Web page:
WHEN Judy Green was diagnosed with cancer in the middle of the ongoing coronavirus pandemic, she feared it could not have come at a worse time.

The mother of two and grandmother of four, from Whitefield, had been for a routine mammogram early in March when doctors gave her the news.

Ms Green was told she had early stage breast cancer and needed urgent surgery and radiotherapy.

She said: “It was obviously a shock to be diagnosed, but for it to happen at a time when services were about to be placed under such extreme pressure was even more unfortunate."

Following her diagnosis Ms Green was taken into the care of Rochdale Infirmary where she started her treatment.

At the outbreak of the pandemic the hospital had been specially remodelled to treat patients requiring urgent cancer-related procedures from around Greater Manchester.

Thankfully her surgery was successful, and Ms Green is now back at home recovering and receiving follow up care.

She has since praised the hospital and its staff for her "excellent" care, "despite the challenges face by the NHS", who she said 'allayed all her fears'.

"Nothing was too much trouble for staff at Rochdale Infirmary, and across the Pennine Acute Trust, to make me feel comfortable and relaxed, and the nurses in particular were so helpful and informative,” she added.

To pass the time during her lockdown recovery, and until she can return to her podiatry practice, Ms Green has joined her local ScrubHub group.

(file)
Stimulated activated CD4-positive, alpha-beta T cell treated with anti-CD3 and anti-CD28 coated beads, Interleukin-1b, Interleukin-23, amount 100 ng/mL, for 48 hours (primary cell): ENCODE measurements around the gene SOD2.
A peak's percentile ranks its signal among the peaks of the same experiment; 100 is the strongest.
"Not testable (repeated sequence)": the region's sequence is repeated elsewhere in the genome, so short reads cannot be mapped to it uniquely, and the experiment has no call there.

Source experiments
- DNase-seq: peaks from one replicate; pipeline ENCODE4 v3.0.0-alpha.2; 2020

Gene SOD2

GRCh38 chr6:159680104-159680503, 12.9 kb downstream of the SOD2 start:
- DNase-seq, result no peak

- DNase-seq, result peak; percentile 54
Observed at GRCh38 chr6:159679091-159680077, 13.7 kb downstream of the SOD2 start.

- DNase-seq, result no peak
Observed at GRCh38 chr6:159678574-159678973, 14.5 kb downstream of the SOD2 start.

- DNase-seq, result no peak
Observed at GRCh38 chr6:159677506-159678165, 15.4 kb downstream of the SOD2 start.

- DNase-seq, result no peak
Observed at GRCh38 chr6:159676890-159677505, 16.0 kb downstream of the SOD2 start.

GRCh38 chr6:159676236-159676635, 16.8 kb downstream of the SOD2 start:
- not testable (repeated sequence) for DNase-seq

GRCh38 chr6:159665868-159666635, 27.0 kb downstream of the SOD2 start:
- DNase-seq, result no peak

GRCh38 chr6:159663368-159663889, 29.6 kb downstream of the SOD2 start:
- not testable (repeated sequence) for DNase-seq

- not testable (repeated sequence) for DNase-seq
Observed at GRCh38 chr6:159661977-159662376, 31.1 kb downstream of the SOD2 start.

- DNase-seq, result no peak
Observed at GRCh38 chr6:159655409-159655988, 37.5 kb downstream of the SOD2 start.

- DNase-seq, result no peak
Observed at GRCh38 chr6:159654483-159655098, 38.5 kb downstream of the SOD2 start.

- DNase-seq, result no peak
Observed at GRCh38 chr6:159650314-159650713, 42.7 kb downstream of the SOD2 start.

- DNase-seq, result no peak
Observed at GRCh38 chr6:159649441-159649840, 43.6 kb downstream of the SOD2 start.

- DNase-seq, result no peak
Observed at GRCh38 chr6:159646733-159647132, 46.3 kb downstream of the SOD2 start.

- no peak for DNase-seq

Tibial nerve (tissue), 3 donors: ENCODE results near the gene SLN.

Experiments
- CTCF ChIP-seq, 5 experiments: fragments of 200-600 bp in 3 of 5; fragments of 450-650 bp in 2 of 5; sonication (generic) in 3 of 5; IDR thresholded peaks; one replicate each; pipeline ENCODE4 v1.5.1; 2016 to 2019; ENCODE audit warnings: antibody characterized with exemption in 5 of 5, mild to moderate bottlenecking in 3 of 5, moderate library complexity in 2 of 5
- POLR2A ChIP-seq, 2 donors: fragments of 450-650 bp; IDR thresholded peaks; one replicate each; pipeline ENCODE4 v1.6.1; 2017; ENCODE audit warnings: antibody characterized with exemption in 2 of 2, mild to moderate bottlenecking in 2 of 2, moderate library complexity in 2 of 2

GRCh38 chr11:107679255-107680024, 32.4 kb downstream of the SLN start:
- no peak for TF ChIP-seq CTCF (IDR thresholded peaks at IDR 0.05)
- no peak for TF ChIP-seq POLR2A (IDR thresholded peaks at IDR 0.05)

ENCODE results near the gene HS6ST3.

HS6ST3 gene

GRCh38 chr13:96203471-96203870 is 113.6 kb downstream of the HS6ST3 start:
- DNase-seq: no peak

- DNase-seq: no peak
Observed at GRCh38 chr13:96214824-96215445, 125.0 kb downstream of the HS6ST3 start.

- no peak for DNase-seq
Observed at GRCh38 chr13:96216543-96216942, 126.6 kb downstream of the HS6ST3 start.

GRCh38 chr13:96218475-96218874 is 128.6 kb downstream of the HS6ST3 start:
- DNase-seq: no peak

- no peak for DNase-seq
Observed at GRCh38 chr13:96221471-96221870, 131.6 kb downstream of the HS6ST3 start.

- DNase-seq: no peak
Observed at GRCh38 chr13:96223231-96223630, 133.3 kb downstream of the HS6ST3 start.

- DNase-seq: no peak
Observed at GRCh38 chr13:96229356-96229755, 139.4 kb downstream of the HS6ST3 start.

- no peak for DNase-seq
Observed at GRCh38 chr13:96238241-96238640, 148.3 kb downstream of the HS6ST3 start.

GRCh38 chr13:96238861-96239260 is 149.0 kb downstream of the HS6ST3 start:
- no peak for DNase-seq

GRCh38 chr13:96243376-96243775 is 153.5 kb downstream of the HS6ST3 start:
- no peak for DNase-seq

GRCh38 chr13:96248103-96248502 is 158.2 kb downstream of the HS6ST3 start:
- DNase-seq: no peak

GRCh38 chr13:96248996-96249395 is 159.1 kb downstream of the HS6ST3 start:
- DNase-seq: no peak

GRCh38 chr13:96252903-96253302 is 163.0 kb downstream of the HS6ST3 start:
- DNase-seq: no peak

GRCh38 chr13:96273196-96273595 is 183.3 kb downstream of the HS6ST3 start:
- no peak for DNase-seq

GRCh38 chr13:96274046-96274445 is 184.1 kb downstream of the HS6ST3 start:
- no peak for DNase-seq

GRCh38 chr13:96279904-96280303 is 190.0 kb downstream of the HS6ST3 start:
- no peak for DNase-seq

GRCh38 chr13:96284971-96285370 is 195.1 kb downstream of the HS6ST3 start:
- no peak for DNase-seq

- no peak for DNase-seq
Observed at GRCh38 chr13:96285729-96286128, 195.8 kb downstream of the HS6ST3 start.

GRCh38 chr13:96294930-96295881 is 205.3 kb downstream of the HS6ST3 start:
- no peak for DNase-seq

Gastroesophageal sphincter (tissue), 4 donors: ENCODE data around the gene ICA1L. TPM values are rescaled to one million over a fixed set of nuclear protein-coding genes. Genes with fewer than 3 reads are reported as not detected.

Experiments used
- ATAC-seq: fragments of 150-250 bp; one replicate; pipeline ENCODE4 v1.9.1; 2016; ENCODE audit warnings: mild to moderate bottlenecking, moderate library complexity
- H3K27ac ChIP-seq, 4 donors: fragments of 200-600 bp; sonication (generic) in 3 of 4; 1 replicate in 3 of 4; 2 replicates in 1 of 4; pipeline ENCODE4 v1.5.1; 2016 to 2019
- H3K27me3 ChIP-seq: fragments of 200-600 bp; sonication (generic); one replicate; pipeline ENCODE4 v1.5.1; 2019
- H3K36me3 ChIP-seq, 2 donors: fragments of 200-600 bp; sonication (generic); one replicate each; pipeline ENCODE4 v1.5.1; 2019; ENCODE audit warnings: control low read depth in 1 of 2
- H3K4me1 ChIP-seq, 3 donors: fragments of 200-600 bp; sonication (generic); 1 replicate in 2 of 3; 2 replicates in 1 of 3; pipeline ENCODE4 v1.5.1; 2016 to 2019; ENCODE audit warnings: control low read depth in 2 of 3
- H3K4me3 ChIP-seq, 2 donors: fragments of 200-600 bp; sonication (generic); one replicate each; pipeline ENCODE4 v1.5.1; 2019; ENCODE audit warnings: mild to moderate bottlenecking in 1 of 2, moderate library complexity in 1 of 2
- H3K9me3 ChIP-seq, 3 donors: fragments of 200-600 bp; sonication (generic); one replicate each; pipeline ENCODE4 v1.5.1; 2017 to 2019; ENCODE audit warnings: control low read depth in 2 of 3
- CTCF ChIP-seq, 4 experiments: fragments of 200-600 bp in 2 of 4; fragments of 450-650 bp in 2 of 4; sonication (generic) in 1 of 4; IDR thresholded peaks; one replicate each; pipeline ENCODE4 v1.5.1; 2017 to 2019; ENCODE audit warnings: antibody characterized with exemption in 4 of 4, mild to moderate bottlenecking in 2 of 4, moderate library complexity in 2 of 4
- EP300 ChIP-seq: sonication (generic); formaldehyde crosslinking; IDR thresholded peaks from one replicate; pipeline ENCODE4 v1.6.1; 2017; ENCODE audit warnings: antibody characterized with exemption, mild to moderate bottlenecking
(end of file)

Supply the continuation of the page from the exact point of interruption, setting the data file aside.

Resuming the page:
Through the voluntary group she is making fabric scrubs outfits for hospital staff across Bury, Oldham and Rochdale, to support them during the Covid-19 pandemic.

She added: “I would like to thank all of the NHS workers I have met recently, for their friendly yet professional approach during such uncertain times.

"Many of the staff had moved from their usual roles and locations to help where needed without complaint, and I will always be grateful for this exemplary treatment and will continue to be an appreciative supporter of our NHS.”

To help deal with the coronavirus outbreak, and ensure patients have access to the vital care they need, parts of Rochdale Infirmary were remodelled earlier this year.

The hospital is now able to treat cases which would usually have been dealt with by other hospitals run by the Northern Care Alliance NHS Group ­— which includes Fairfield General Hospital.

Steve Taylor, managing director for Bury and Rochdale Care Organisation, said: “As the Covid-19 crisis began to accelerate it became clear to us that there was a need for us to respond and adapt quickly in order to create capacity for patients requiring urgent cancer surgery in Greater Manchester.

“It’s fantastic news that Mrs Green has been successfully treated and is now recovering well at home, we wish her the very best and continued good health in the future.”